- Indian River CSD Theresa Primary School, $1,500 to help staff create a safe, calming space to improve culture and promote a positive social/emotional wellbeing. Grant support will provide resources to purchase items to create a “calming corner” with comfortable furniture, accessories, and activities.
Grants are made possible thanks to the generous gifts of many individuals and businesses in Jefferson and Lewis counties who support the Safe Schools Endeavor and its mission to help keep all children safe while they are at school.
The Safe Schools Endeavor stresses awareness, empowerment, and action within school communities. All grant proposals are evaluated based upon the degree to which they embody these desired outcomes. To stay informed about the Safe Schools Endeavor and its progress in Jefferson and Lewis county schools, like it on Facebook at Facebook.com/SafeSchoolsEndeavor and follow it in Instagram at Instagram.com/safeschoolsendeavor.
About the Safe Schools Endeavor
In the days that followed the Feb. 14, 2018, shooting at Marjory Stoneman Douglas High School in Parkland, Fla., that left 14 students and three staff members dead, and 17 others wounded, a group of North Country residents were called to act in their own communities in Jefferson and Lewis counties.
While school safety leads many discussions across the country, the Safe Schools Endeavor was created to encourage change at a very local level. Its founding members believe our children are our most precious resource and should never worry for their safety at school.
With generous support from the Northern New York Community Foundation, a $20,000 matching grant for all gifts made in support of the initiative was announced and a focused effort to seek donations soon began. The movement struck a chord with many Northern New Yorkers who quickly gave to the effort, confirming a guiding philosophy that together “A Few Can Make a Difference.”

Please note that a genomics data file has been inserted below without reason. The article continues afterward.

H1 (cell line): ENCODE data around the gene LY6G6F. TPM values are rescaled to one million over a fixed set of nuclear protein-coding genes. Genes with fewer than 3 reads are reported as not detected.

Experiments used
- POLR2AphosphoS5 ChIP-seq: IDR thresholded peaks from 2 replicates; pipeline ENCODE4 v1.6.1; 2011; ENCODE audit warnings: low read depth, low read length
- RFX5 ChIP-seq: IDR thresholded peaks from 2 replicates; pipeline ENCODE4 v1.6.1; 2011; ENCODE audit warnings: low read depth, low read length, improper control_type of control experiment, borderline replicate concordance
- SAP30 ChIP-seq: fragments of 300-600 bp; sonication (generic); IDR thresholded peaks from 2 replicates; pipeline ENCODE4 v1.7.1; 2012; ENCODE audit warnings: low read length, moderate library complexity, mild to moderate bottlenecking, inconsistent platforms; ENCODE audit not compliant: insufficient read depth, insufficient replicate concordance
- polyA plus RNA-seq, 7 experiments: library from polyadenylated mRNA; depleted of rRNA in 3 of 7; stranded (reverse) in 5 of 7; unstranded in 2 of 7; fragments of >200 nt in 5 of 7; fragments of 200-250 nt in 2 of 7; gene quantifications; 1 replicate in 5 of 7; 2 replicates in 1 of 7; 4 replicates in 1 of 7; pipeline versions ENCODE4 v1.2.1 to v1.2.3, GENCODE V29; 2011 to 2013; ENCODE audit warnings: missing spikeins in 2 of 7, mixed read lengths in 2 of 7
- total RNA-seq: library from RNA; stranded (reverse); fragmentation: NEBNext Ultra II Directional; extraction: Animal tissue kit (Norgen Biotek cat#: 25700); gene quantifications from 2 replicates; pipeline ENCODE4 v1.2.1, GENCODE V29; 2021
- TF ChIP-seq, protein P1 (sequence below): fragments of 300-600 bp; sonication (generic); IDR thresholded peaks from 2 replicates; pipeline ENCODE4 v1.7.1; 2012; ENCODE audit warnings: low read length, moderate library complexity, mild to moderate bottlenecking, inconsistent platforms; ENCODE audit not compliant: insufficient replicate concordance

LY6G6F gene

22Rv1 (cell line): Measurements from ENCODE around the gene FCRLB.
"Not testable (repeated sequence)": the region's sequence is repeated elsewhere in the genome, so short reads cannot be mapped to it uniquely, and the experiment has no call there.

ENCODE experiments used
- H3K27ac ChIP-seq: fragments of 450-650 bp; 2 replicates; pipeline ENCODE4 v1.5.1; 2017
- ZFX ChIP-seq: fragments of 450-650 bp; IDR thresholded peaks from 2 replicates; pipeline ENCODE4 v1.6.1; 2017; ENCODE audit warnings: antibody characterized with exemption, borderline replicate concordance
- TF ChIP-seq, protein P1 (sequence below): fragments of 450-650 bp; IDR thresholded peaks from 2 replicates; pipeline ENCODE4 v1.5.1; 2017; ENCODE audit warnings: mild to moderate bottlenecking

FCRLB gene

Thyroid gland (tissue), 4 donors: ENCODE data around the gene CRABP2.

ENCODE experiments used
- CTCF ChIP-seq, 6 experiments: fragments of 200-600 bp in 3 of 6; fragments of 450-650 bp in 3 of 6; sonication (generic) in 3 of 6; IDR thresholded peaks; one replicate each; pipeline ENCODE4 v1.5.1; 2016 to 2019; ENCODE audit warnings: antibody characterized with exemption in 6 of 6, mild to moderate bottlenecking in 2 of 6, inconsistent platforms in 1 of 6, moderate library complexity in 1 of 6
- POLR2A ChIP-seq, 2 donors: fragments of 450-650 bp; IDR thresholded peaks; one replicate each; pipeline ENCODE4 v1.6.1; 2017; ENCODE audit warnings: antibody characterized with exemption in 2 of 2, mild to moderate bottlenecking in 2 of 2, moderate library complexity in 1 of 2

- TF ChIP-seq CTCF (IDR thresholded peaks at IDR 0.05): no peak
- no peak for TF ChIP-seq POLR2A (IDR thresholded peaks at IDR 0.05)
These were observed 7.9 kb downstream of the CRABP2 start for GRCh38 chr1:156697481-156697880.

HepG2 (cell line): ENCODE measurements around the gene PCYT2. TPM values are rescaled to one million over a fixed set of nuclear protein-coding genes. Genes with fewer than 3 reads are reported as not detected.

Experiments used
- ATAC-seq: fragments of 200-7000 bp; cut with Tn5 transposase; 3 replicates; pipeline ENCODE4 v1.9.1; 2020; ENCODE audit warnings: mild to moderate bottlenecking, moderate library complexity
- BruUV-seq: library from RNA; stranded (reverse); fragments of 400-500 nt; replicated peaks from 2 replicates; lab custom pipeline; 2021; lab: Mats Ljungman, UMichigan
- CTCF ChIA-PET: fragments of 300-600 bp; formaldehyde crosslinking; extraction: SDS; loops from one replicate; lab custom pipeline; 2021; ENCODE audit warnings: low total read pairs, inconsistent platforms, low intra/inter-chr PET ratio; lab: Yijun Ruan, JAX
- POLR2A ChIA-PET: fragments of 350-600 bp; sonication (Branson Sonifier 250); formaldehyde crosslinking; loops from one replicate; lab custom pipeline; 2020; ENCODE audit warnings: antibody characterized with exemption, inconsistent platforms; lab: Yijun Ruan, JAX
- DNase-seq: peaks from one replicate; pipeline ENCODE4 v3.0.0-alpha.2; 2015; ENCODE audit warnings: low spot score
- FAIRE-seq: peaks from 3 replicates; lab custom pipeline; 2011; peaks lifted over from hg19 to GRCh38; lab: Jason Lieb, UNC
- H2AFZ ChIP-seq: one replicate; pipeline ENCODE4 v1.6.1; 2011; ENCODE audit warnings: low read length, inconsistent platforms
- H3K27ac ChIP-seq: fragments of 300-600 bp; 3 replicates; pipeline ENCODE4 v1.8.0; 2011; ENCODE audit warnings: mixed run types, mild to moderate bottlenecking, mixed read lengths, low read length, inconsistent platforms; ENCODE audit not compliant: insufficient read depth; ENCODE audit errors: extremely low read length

An 18-member Steering Committee manages the Safe Schools Endeavor. Committee members are parents, school officials, nonprofit executives, retirees, and student representatives. They include Erika Flint, executive director, Fort Drum Regional Health Planning Organization, and Safe Schools Endeavor Steering Committee chairwoman; Jessica Bowline, president, Indigo Inkwell, Inc.; Andrianna Crawford, counselor, Indian River Central; Brigitte Gillette, counselor, Copenhagen Central; Jennifer Hodge, development director/corporate compliance officer, Volunteer Transportation Center; Marjorie LaVere, administrative assistant, Jefferson County Public Defender’s Office; Todd Lighthall, executive director, Camp Oswegatchie, and Beaver River Central School Board of Education member; Michelle Monnat, chief financial officer, CHJC (Children’s Home of Jefferson County); Morgan Pratt Neaves, assistant principal, Indian River Central; Rebecca Paté-Johnson, Head Start family advocate, Community Action Planning Council of Jefferson County; Kylie Simpson, probation officer, Lewis County Probation Department; Stephen Todd, superintendent, Jeff-Lewis BOCES. Student representatives: Anmolika Bolla, Watertown High School Class of 2022; Hailyn Buker, South Jefferson Class of 2022; Claire Jones, junior, Copenhagen Central; Philip Marra, Watertown High School Class of 2021; Samantha Stokely, junior, Copenhagen Central; and Peyton Taylor, junior, Copenhagen Central.
About the Northern New York Community Foundation
Since 1929, the Northern New York Community Foundation has invested in improving and enriching the quality of life for all in communities across Jefferson, Lewis, and St. Lawrence counties.
Through partnerships with businesses and organizations, charitable foundations, and generous families and individual donors, the Community Foundation awards grants and scholarships from an endowment and collection of funds that benefit the region. Its commitment to donors helps individuals achieve their charitable objectives now and for generations to come by preserving and honoring legacies of community philanthropy while inspiring others.
The Community Foundation is a resource for local charitable organizations, donors, professional advisors and nonprofit organizations. It also works to bring people together at its permanent home in the Northern New York Philanthropy Center to discuss challenges our communities face and find creative solutions that strengthen the region and make it a great place to live, work, and play.